Chickweed has shallow, fibrous, fragile roots. It's easy to uproot accidentally, but will quickly recover if put back. The plant's weak stems mostly trail along the ground (for up to about sixteen inches), but the growing ends may be upright (up to eight inches high). The stems branch very frequently and take root at the leaf junctions. If you look very closely at the stems, you'll see a single line of hairs running up the side, and you'll notice that the line changes sides at each leaf junction. The leaves are opposite, smooth, and oval (with a point at the tip), and the older leaves are stalked, while the new leaves are not. Chickweed is just about always flowering, except in the dead of winter. It has tiny white flowers, about a quarter inch in diameter, in the leaf axils or in terminal clusters, with five deeply notched petals that look like ten, and five green sepals that are longer than the petals. The flowers close at night and open in the morning. They also close when it's about to rain. Possibly they respond to changes in air pressure. It does seem that the flowers don't open at all when a low-pressure system is lingering. Chickweed also reacts to nightfall by folding its leaves over the growing tip to protect it.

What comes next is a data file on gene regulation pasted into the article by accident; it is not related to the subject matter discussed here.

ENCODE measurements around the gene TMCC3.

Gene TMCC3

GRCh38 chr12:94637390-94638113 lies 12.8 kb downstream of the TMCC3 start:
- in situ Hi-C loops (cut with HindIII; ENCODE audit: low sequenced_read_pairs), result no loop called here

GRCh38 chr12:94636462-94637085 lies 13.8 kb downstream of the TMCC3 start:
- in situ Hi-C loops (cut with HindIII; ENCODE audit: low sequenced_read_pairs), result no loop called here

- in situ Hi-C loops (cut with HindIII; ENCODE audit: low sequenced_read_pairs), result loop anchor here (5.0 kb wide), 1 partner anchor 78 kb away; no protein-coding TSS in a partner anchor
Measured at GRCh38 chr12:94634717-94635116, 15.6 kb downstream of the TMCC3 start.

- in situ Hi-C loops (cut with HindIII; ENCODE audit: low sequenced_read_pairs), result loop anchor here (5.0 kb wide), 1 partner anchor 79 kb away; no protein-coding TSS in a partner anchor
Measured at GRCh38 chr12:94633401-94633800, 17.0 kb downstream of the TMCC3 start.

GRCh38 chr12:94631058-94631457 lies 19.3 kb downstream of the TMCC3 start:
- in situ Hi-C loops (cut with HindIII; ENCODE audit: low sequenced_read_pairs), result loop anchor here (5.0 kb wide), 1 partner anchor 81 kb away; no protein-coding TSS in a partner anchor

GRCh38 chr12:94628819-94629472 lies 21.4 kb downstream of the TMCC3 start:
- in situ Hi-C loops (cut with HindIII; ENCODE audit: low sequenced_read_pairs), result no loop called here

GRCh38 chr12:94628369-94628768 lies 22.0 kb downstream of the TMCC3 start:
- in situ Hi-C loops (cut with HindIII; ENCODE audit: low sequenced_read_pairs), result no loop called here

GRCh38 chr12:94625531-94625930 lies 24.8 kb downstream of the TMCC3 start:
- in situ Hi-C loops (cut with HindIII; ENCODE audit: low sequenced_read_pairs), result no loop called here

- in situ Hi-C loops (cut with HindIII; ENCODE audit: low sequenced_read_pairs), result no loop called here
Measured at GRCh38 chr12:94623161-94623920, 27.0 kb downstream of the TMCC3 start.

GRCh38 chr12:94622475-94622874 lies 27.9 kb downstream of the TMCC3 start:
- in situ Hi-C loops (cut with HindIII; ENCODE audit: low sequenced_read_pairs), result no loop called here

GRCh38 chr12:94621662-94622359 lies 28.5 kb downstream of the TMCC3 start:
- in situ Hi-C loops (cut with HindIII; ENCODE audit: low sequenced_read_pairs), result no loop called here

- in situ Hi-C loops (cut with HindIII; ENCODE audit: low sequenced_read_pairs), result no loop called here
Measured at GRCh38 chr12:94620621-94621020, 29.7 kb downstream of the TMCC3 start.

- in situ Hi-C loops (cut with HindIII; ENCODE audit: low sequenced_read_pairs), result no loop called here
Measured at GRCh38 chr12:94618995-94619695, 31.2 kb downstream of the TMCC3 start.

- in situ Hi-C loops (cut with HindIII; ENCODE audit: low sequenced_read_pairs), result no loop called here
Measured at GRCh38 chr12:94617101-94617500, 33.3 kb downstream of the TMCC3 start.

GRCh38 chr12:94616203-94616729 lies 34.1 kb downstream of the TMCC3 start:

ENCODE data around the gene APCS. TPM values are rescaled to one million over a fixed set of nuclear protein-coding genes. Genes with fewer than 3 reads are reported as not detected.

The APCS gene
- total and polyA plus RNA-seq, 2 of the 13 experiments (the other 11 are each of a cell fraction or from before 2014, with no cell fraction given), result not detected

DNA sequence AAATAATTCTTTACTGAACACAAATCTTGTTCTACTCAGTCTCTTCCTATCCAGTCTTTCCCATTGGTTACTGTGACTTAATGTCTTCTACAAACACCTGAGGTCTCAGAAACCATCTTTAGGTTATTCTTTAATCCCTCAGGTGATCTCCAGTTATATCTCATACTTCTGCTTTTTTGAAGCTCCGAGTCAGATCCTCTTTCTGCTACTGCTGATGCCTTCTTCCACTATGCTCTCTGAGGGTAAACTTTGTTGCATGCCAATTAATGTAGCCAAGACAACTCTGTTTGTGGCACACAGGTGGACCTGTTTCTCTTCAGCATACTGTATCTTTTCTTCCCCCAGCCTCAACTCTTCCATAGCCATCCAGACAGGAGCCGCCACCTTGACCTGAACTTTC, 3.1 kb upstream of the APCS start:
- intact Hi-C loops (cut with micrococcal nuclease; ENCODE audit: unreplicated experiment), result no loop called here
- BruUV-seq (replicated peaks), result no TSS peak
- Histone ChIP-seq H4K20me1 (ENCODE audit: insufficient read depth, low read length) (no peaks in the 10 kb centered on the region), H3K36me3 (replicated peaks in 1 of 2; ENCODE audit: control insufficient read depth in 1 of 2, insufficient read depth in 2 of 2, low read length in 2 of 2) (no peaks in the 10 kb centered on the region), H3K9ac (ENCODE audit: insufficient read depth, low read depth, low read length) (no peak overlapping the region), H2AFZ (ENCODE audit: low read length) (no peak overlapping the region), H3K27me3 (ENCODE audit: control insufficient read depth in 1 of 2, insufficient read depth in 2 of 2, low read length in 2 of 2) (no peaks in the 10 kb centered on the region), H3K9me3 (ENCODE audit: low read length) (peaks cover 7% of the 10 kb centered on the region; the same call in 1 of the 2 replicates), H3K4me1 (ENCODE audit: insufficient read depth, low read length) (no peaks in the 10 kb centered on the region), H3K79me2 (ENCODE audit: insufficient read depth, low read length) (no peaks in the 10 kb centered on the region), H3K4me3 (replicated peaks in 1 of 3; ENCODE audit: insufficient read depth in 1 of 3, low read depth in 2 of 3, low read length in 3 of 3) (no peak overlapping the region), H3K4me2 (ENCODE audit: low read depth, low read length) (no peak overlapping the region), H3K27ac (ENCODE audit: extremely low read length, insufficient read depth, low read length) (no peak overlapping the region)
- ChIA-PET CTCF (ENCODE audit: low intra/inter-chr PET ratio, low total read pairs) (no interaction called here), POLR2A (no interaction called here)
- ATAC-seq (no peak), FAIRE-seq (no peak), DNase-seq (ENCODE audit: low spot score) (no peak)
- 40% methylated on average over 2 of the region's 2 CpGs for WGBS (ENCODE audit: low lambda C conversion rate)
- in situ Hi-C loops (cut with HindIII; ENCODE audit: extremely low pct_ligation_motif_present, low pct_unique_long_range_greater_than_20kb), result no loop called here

Wild Edible Plants: Chickweed (Stellaria Media .., http://blog.emergencyoutdoors.com/wild-edible-plants-chickweed-stellaria-media/ (accessed January 27, 2017).